Java Lava

This morning may not have been déjà vu exactly, rather a replay of a bad experience with coffee machines. Having discovered that my consumption of strong black coffee is not good for me, I decided to confine myself to one or perhaps two cups a day and put away my cafetière. No not a café owner that’s a cafetier as in cafeteria and not to be confused with cafetière (to the French, the Islington set and me, L’accent grave et l’accent aigu are important). This reminds me of one of my favourite German anecdotes about a colleague who confused Taube, the German for pigeon, with Traube which is German for grape, and asked a neighbour if he had lost a grape as an injured one had just flown into his garden.

“Eine Traube, die Fliegen?” the neighbour queried.

Now; where was I, oh yes, coffee machines, I brought out my old coffee machine that filters coffee and delivers one Americano. I had put this particular coffee machine away because it never made strong enough coffee in sufficient quantity for me in the morning. Incidentally there’s no connection between my coffee machine, George Clooney and the environmental disaster used plastic coffee capsules cause. Despite its drawbacks compared to the cafetière, my commitment to a coffee austerity programme made it look like my best option (at least until I can repair my Italian stove top coffee maker).

It’s not quite like the kind you seen in the cafe but the principle’s the same. In a cafe they grind the coffee into a container, press it down and then attach it to a hot water geyser, which then filters the coffee into a receptacle. The sort of cafe where you always find yourself queuing behind someone who orders a cappuccino, caffè mocha, caffè latte or skinny latte — usually more than one — and then wants some silly pattern sprinkled on the froth. And what the hell is a skinny latte? Meanwhile you wait an interminably long time to order a café noir Americano without sugar. Not only that: Why doesn’t the cup rest in the middle of the saucer? Benighted baristas!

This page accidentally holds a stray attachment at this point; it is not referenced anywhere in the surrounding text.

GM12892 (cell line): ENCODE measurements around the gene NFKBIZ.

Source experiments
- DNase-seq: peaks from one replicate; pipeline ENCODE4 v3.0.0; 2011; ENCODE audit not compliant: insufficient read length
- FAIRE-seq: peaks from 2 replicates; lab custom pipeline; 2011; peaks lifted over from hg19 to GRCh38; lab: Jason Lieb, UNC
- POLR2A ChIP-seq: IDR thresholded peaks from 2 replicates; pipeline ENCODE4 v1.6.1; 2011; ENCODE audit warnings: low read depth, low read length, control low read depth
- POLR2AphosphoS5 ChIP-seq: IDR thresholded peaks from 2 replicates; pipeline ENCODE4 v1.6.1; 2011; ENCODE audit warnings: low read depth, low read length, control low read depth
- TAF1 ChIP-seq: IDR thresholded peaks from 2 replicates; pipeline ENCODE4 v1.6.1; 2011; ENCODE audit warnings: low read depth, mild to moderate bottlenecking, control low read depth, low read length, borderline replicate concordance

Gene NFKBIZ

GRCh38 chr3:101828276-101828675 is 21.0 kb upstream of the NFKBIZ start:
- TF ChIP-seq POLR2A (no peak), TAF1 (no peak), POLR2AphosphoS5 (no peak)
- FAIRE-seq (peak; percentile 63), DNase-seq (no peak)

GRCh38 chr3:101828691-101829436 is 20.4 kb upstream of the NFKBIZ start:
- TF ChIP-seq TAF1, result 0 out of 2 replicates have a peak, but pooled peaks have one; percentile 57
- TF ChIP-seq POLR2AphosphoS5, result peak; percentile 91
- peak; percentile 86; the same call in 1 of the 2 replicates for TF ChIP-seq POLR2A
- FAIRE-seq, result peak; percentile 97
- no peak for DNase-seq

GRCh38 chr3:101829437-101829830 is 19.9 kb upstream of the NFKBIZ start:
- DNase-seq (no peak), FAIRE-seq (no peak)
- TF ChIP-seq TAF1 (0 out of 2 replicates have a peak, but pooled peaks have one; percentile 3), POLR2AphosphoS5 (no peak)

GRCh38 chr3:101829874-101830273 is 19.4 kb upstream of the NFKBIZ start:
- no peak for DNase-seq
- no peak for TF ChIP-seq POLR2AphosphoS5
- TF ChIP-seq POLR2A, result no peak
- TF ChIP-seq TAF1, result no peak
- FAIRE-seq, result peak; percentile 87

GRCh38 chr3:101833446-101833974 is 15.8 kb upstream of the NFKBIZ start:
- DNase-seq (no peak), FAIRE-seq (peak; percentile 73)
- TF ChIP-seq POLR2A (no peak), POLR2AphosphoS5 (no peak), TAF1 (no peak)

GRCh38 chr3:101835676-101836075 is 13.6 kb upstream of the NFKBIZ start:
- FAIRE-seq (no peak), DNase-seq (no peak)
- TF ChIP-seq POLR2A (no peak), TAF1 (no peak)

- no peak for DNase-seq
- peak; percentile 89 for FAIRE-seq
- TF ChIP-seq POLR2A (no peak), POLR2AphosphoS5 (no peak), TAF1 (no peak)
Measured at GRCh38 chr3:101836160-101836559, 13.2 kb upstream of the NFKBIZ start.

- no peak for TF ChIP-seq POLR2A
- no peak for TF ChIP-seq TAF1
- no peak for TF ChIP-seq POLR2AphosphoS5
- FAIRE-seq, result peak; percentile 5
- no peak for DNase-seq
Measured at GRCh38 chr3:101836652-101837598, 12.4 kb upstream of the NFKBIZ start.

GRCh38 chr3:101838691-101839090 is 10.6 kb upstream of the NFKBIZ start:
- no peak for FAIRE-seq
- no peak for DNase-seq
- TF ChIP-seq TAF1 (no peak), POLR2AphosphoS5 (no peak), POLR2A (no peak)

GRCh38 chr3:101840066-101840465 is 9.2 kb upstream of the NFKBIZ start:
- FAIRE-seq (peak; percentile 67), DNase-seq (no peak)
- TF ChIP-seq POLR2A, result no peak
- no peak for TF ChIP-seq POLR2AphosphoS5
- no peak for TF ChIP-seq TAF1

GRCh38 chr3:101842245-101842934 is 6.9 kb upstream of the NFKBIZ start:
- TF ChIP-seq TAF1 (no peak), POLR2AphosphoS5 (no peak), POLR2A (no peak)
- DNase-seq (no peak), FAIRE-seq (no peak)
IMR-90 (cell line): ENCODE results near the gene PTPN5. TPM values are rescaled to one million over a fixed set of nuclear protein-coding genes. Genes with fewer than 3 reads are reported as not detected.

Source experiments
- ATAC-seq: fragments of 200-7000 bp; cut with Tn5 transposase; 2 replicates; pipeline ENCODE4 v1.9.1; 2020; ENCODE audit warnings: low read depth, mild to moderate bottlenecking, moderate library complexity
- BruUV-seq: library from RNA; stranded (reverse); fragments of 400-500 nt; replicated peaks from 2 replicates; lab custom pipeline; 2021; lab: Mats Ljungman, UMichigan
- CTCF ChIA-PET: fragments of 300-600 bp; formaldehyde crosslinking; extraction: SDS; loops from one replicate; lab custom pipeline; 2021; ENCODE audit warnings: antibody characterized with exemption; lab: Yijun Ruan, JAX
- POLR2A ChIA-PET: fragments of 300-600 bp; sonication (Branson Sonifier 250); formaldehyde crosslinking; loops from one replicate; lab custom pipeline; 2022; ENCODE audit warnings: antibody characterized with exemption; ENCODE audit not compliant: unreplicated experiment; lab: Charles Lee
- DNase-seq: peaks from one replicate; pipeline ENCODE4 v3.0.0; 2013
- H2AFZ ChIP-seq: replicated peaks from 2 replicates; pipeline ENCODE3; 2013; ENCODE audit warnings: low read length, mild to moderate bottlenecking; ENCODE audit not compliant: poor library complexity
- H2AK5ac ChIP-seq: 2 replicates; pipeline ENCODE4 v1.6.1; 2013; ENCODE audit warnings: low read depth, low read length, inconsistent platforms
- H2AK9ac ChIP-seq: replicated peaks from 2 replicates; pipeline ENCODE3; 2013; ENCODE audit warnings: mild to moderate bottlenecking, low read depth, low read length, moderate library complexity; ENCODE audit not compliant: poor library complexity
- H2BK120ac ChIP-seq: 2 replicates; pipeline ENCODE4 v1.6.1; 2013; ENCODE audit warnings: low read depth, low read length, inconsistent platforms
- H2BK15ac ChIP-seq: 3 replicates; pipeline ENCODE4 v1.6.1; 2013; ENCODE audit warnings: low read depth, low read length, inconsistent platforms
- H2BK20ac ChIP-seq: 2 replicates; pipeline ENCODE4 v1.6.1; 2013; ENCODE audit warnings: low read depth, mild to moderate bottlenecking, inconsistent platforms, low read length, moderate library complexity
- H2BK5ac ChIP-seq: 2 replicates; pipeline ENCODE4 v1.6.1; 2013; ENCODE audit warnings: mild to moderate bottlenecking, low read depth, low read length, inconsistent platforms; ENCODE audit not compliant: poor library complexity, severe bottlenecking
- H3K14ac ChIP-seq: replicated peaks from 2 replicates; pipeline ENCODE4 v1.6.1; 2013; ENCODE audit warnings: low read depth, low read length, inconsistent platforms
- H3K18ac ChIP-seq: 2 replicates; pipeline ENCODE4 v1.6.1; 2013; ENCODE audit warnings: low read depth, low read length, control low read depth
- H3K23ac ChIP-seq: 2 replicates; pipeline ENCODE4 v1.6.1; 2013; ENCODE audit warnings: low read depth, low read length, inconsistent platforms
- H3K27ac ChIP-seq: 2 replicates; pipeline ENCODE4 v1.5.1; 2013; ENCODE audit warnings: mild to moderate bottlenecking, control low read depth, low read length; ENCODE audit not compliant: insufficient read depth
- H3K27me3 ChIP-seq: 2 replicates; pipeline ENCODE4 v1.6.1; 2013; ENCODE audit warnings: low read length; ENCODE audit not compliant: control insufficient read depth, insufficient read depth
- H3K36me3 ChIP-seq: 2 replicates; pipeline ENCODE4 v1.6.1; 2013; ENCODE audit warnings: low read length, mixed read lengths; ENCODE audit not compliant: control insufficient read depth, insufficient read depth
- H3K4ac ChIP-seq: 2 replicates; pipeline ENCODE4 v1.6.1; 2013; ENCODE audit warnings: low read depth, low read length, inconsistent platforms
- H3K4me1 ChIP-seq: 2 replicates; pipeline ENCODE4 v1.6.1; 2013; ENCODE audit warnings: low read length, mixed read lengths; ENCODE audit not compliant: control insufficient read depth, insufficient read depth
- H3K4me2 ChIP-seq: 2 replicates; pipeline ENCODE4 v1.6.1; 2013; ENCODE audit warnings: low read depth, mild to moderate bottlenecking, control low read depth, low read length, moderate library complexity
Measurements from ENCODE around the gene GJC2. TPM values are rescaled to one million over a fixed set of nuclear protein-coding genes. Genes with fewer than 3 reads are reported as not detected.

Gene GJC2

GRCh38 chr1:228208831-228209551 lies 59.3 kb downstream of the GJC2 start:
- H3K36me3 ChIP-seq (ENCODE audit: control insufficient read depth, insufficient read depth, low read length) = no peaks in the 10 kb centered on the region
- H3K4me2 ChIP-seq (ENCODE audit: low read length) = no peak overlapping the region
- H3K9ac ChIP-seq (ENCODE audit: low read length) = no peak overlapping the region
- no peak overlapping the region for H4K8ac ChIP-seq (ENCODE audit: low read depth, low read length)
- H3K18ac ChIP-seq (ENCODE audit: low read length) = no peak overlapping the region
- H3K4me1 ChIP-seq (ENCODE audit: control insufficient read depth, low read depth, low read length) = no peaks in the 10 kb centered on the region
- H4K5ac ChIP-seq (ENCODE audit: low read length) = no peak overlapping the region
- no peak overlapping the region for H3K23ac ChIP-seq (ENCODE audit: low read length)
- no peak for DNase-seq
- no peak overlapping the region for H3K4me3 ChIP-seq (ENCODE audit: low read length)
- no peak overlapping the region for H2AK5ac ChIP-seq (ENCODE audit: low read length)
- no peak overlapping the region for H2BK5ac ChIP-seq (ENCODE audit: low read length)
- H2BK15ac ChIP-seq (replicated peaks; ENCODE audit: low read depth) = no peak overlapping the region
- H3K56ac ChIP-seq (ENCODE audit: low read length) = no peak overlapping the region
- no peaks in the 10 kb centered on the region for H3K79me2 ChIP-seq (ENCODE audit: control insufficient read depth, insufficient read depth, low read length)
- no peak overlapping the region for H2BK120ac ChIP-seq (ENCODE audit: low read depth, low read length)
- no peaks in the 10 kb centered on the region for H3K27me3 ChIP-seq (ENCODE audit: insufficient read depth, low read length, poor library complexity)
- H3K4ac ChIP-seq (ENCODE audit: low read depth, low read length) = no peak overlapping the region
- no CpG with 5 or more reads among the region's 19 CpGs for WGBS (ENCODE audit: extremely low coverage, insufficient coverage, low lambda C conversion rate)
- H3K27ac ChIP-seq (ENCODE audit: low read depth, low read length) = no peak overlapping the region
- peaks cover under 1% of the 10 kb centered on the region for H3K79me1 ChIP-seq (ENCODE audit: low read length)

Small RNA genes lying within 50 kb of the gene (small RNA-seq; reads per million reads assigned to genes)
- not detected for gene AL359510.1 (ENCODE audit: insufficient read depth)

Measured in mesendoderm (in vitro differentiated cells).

Now: where was I, oh yes — you would think that as an engineer I would understand how these machines worked, but in my desire for a strong cup of coffee first thing in the morning I put too much coffee in the coffee container. Consequently the coffee machine erupted, akin to an exploding Vesuvius, with a hot liquid magma of coffee spilling uncontrollably out of the machine and all over the kitchen top. OK — a little melodramatic perhaps, an overflowing coffee machine isn’t Mount Vesuvius, my kitchen top isn’t Pompeii or Herculaneum and maybe the incident wasn’t as dramatic as that portrayed by Robert Harris in Pompeii.

Then at my age such events, especially those of my own doing, are always traumatic and had I the presence of mind to consider my actions I would have realised the consequences. Regarding my presence of mind, it would seem that it can be improved. I’m comforted by researchers reporting that the training of different cognitive functions enables older adults to perform better at attention and working memory tests. If I could raise my short term memory retention to something greater than 1 ± 1, it seems my cognition would be dramatically improved.

Now; where was I, oh yes, Robert Harris — Pompeii. The novel was recalled when the coffee machine overflowed and I suffered the consequences of the cataclysmic event. No prayers springing from my lips in supplication, begging forgiveness for my unspoken expletive, rather my thoughts turned to Pliny the elder’s rescue attempt at Stabiae when he saw the pyroclastic surge rushing down the mountain. As it was clearly going to engulf him, I bet at that moment he thought something like, Quid in irrumabo!

My previous experience with coffee machines and catastrophes of my own creation goes back a long way. I had previously thought to influence the speed of a coffee percolator by adding boiling water. It didn’t work. Having reasoned why not, I then thought of using boiling water in a large filter coffee machine to speed up the process. Wrong again but for a different reason, the water certainly came through the machine faster but too fast for it to filter through the coffee. Guess what? It overflowed!




I’m going to repair my Italian stove top coffee maker.

Cue Manhattan Transfer and ‘Java Jive’!


2 responses to “Java Lava

  1. Pingback: 2016 September Comments/Reviews/Thoughts | Aasof getting serious!

  2. Pingback: The September 2016 TCWG Creative Writing Competition: Where to find the stories and how to vote | TCWG Short Stories

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